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Currently I'm working in a tool that needs to create some sort of customized .NET with some additional fields. I've been wondering what approach is better to solve this, and been thinking in the following options:

Option A: - Create a derived class for each control (let's say, CLabel, CGroupBox...) where I define the new fields on each class. This would mean worse mantainability but would be easy to operate with.

Example:

class CLabel: Label
{
    public List<Control> RelatedControls {get; set;}
    public String textHint;
    // more stuff...

    public CLabel()
    {}
 }

Option B: - This option would mean not creating a derived class from each control, but using the actual Label, GroupBox, etc controls and creating a class encapsulating all the "extra" properties. This extra properties object would be referenced in the Control.Tag property. I have doubts about this one because referencing a sort of complex object inside the Tag property feels a bit crappy to me, but this would mean better mantainability and also of course no need of subclassing controls.

Example:

Label lbl = new Label();
lbl.Tag = new ControlDescription();

Option C: - This would mean having some sort of combination of Option A and B. Just creating the Custom Control, for example CLabel, that adds a type ControlDescription field to the Label control. This way we ensure encapsulation and mantainability, but we avoid the Tag thing.

I'm pretty sure there are lots of options out there better than those. Probably just using polymorphism - a concept I still have problems with - the custom control classes could be taken away. What of those options do you think is the best one? Do you think that all of this could be better done?

share|improve this question

Probably you could try this:

public class ExtensionData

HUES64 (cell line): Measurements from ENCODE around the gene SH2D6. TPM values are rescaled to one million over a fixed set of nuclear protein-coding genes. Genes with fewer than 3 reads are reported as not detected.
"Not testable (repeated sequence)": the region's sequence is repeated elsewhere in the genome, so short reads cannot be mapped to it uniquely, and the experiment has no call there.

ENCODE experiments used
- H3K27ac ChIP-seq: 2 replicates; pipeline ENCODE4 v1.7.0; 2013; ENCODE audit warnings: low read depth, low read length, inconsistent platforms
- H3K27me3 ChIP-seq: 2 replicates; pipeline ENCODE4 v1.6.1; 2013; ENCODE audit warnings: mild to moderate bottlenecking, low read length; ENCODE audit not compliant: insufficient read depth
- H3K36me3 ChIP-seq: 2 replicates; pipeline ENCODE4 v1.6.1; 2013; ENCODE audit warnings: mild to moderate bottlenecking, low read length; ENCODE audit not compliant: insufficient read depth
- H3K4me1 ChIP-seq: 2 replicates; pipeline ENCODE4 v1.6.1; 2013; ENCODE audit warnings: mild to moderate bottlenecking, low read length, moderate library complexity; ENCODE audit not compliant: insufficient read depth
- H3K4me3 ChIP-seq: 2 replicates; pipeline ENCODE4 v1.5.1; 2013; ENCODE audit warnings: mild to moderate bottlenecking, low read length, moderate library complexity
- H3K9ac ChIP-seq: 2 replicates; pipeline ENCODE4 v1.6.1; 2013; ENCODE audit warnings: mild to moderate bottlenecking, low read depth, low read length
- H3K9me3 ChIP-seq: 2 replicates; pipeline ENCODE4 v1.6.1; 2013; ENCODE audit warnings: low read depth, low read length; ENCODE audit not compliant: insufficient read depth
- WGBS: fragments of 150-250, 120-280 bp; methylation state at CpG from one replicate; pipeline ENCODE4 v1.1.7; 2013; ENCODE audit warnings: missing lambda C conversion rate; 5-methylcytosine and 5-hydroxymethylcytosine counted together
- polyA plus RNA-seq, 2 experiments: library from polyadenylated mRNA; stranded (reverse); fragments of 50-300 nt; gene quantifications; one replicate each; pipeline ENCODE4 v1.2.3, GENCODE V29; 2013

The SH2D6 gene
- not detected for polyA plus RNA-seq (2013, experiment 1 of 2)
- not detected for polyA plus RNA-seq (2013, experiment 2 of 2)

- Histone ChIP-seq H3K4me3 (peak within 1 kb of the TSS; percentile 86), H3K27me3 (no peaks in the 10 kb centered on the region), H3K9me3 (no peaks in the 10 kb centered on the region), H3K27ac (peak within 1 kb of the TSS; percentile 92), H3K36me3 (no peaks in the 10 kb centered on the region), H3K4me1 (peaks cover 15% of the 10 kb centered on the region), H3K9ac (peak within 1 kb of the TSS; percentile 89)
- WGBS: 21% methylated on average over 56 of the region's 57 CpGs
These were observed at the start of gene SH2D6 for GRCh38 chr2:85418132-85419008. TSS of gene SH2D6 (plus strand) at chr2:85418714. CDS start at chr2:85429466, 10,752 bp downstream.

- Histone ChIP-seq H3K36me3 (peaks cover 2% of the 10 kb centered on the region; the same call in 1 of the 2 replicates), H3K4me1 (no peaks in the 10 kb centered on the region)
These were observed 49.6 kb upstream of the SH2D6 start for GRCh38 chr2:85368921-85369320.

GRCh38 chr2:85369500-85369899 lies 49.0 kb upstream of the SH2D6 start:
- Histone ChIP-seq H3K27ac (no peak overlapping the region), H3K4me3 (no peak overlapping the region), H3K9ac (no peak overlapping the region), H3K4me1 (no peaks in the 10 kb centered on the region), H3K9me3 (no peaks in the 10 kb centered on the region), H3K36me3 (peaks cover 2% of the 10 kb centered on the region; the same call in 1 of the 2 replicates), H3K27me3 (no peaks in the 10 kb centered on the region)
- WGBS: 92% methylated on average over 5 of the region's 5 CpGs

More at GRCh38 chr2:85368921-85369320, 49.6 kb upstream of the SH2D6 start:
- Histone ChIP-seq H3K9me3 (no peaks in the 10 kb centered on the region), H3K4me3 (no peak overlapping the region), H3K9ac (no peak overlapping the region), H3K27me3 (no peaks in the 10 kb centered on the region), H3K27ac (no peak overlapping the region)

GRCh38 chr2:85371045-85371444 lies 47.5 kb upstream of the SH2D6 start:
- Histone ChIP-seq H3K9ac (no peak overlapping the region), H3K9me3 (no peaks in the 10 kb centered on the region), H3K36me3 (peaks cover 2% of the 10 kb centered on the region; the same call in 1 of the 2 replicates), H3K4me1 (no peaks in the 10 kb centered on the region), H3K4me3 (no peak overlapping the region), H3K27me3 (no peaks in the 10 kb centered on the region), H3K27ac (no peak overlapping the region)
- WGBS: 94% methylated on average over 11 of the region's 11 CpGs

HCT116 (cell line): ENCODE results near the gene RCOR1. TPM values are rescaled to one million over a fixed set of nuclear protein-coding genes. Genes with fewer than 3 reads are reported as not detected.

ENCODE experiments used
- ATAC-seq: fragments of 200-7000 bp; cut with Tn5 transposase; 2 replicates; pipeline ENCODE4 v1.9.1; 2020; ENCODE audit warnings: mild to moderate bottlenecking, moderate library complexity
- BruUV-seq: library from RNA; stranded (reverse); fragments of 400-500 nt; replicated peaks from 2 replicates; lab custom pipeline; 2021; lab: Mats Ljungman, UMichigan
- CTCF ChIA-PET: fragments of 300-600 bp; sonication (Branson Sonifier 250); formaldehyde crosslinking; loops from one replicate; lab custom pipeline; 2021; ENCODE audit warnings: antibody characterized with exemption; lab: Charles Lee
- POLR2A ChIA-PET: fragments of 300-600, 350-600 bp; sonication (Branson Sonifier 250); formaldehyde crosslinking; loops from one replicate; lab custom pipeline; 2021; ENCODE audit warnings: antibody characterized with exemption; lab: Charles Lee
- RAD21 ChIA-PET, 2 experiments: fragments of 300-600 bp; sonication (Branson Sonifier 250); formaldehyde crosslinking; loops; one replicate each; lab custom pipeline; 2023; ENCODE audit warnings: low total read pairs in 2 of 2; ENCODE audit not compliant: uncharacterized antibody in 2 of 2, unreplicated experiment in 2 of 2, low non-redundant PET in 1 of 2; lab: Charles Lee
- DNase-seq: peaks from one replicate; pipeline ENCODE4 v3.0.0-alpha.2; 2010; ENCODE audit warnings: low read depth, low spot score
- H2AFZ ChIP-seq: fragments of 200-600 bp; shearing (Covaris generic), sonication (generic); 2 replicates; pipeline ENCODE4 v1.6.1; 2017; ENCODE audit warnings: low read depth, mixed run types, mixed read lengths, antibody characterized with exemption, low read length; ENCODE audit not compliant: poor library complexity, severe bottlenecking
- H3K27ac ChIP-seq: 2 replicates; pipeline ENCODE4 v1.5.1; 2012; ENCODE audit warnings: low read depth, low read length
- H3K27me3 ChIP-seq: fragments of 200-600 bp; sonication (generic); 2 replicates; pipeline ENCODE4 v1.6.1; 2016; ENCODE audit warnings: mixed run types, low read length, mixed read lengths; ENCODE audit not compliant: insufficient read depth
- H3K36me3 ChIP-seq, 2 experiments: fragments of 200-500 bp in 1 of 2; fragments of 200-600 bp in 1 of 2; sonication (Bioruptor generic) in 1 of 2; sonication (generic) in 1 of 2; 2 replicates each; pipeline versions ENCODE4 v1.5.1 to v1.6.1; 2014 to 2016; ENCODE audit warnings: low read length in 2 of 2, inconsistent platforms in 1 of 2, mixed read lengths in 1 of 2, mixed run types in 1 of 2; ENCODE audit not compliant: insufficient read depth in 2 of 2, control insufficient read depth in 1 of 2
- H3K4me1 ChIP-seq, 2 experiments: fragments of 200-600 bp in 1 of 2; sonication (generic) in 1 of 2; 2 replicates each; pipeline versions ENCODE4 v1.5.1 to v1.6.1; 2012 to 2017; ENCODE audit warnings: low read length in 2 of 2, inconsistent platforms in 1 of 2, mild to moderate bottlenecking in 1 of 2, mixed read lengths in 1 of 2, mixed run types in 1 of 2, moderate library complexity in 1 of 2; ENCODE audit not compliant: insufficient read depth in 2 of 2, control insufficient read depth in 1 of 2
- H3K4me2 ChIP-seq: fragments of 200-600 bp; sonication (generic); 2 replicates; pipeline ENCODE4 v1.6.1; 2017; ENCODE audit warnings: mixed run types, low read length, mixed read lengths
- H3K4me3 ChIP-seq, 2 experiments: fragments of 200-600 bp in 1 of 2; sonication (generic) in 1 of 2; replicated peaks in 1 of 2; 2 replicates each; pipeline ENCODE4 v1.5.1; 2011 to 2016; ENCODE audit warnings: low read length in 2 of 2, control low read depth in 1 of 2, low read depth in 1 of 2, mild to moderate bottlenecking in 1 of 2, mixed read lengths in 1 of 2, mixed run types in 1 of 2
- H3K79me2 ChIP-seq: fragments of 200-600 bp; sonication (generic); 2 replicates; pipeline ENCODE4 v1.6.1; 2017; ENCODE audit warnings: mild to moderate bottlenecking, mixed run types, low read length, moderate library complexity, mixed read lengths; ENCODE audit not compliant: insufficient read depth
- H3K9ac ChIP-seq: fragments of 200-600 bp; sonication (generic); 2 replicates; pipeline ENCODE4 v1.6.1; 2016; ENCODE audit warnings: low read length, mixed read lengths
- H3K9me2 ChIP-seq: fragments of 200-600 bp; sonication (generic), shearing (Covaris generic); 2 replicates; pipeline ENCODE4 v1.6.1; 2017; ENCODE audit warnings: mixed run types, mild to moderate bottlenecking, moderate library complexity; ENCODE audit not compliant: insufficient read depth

{
    //put your data here
}

public class Extended<T>
    where T : Control
{
    public Extended( T baseControl )
    {
        BaseControl = baseControl;
    }

    public T BaseControl { get; set; }

    public ExtensionData Extension { get; set; }
}

It's like your "option B", but without using "Tag" property

share|improve this answer

If I correctly understand you, I'd prefer to use extension methods here. If you need to store some custom values for each control - you can store them in the static dictionary (Control, Value) but use extension methods to access it, so it would look like you have controls with some values added.

Added an example:

public static class Extension
{
    private static Dictionary<Control, string> _controlStrings;

    public static void GetString(this Control ctrl)
    {
        return _controlStrings[ctrl];
    }
 }

After that you can use this method like:

Button btn = new Button();
string s = btn.GetString();
share|improve this answer
    
Having some sort of Dictionary sounds also a good solution, and no need of extending the .NET controls, if I'm not wrong. Will take a look at extension methods, because it is something that I don't know about. – Ed. Feb 15 '12 at 13:40

If you need easy control of the properties at design-time and you must go with windows forms you should have a lock at this http://msdn.microsoft.com/en-us/library/system.componentmodel.iextenderprovider.aspx

This way you can provide properties to different controls without wrapping them first controls.

share|improve this answer
    
Thanks, I will take a look at this, also. – Ed. Feb 15 '12 at 13:40

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